A Ripple Effect- Emily A. Berkeley

Ten weeks after we lost Chris, Christopher’s interest in skydiving was flourishing. It was really quite a thing to watch. There is a class called Accelerated Free Fall, or AFF, which all skydivers must complete if they want to be able to skydive under their own direction. He breezed through it at Vance Brand, a local airfield, and favorite dropzone in the area. After he completed AFF, he jumped as often as he could, nearly every weekend.

One weekend at the beginning of October, he suggested we go indoor skydiving.  I had never heard of such a thing, but I was game. October 1 we all went to SkyVenture Colorado, which is a wind tunnel near Park Meadows. Essentially, the idea is that several giant turbines attached to the building generate enough wind and focus it at a point at the bottom of a vertical wind tunnel. The resulting gale is powerful enough to simulate free fall for humans, while really being only several feet off a metal mesh net. Perfectly safe, it is a glorious experience. Just like flying without wings, and without the terror that might accompany some who don’t want to plummet to the earth for real.

We went back several times after that, mainly to learn ‘skills’.  The point of an experience  like this for a real skydiver is to practice skills that would actually be used in free fall. Stable belly to earth flying, turning,  tracking away from other jumpers are all among beginning skills. The point for people like me is to have fun. I certainly don’t have any natural talent, but with good coaches and enough determination I figured I could make progress.

After going several times, I decided I liked it enough to join a league. ‘Tunnel time’ is charged by the minute and is so expensive I am embarrassed to mention it here. Leagues are a way for several adults to get together and purchase a whole hour to split amongst themselves, and the cost goes down substantially.

Still, grief is a real physical drag. The tunnel is nearly an hour away, and after a day of work and dealing with our children, I am wiped out.  But the best thing about  being in the tunnel is that I can’t think of fatigue or anything else except what I am doing and what my coach is trying to get me to do. It’s oddly restful. So off to leagues I went.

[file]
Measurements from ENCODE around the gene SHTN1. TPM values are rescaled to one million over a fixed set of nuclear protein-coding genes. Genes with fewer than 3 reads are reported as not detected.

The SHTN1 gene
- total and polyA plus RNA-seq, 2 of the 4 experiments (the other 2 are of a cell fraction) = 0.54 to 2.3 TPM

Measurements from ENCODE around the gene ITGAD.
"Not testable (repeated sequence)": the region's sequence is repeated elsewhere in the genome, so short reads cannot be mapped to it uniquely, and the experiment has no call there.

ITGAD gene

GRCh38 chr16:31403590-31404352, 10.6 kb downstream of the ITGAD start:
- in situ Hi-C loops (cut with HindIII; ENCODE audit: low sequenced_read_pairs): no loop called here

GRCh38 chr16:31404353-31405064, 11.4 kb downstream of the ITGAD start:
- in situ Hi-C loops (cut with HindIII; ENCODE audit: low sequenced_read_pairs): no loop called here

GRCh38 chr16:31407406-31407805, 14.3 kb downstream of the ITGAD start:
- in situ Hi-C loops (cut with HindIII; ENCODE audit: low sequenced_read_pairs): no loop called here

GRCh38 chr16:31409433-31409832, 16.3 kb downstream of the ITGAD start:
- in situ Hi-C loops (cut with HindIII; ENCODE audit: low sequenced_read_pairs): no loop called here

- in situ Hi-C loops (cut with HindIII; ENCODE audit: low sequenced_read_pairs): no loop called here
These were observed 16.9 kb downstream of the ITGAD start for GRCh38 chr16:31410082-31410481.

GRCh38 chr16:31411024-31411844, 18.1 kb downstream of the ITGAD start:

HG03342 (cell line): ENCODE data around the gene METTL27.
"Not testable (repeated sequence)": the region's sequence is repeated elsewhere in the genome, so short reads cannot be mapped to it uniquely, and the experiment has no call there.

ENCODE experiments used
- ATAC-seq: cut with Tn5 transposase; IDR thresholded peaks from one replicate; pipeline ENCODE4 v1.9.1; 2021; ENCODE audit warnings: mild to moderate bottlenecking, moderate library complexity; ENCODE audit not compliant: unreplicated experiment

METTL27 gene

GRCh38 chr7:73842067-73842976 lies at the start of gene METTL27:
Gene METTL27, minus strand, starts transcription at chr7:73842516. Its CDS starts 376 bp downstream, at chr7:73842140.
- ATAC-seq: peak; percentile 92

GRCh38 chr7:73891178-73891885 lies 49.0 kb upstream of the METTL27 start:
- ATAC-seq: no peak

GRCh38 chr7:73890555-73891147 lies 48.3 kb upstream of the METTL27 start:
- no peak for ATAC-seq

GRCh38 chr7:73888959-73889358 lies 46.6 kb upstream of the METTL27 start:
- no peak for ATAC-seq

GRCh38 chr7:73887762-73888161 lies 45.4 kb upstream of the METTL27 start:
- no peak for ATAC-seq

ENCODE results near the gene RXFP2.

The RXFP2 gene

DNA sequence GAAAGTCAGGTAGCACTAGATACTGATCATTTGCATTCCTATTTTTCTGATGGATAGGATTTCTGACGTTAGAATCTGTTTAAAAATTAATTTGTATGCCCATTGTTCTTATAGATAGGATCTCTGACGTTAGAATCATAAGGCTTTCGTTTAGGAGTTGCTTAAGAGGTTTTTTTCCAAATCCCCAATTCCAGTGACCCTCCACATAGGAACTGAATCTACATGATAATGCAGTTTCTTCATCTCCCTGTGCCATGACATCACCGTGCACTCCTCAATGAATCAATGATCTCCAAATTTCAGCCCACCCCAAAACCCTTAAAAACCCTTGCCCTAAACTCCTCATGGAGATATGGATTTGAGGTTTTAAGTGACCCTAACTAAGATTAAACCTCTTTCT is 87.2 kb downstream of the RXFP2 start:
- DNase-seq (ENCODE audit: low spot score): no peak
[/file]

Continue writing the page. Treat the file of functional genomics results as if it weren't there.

The first few visits were great. The coaches are friendly and inclusive, but it didn’t take long for me to be completely intimidated by the skill of everyone  around me. Everyone else was a real skydiver, and I was just a pretender. Around the third visit, I was sitting alone  on a bench when a lively, beautiful redhead bounded up the stairs.

“Hi! I’m Emily Berkelely. Are you new here?”

Good Heavens, she was talking to me.

“Umm, yes. I’m Victoria Lierheimer.”

Now, let’s hold up a minute here. Most of you know I have a speech issue. Not a ‘problem’, because it isn’t.  But in high school, I definitely had a ‘problem’ , and gorgeous creatures who looked like Emily Berkelely usually never let me have any peace about it.

As we continued to chat, I learned more about Emily. She was part of that cadre of skydivers that is the most attractive.  An attorney by trade, she was skilled, well-practiced,  full of boundless energy and friendliness seemed to drip from her fingertips.

This type of skydiver is the best type.  Rollicking, bawdy, boundary-pushing, hell-raisers, definitely not everybody’s cup of tea. The most charming thing about this group is that they invite everyone within earshot to join them.   Emily was all this and more, very larger than life. She was simply enchanting, and put me at ease immediately.

She was married to a coach at the tunnel, a slight New Zealander with a dancer’s build.  Kiwi Hamilton has a very calming aura of peacefulness to his coaching style, and roguishness to his flying. They complemented each other beautifully and had been christened “The Coolest Couple in Skydiving” by my league mates ages ago.

I began to look forward to my league dates, in a large part because of Emily. There were a few other women, but  they were college students.  The men were also a lot of fun, but so soon after losing my husband, I hadn’t a clue how to distinguish a guy who might be angling for a date from one who was simply being friendly.

Chatting with Emily was often hilarious. Once, she went into great detail about the various ‘procedures’ she had to maintain her beauty. I almost laughed myself off the chair, because that type of thing is done regularly in Evergreen, but God forbid anyone EVER says a word about it. Emily was refreshingly direct.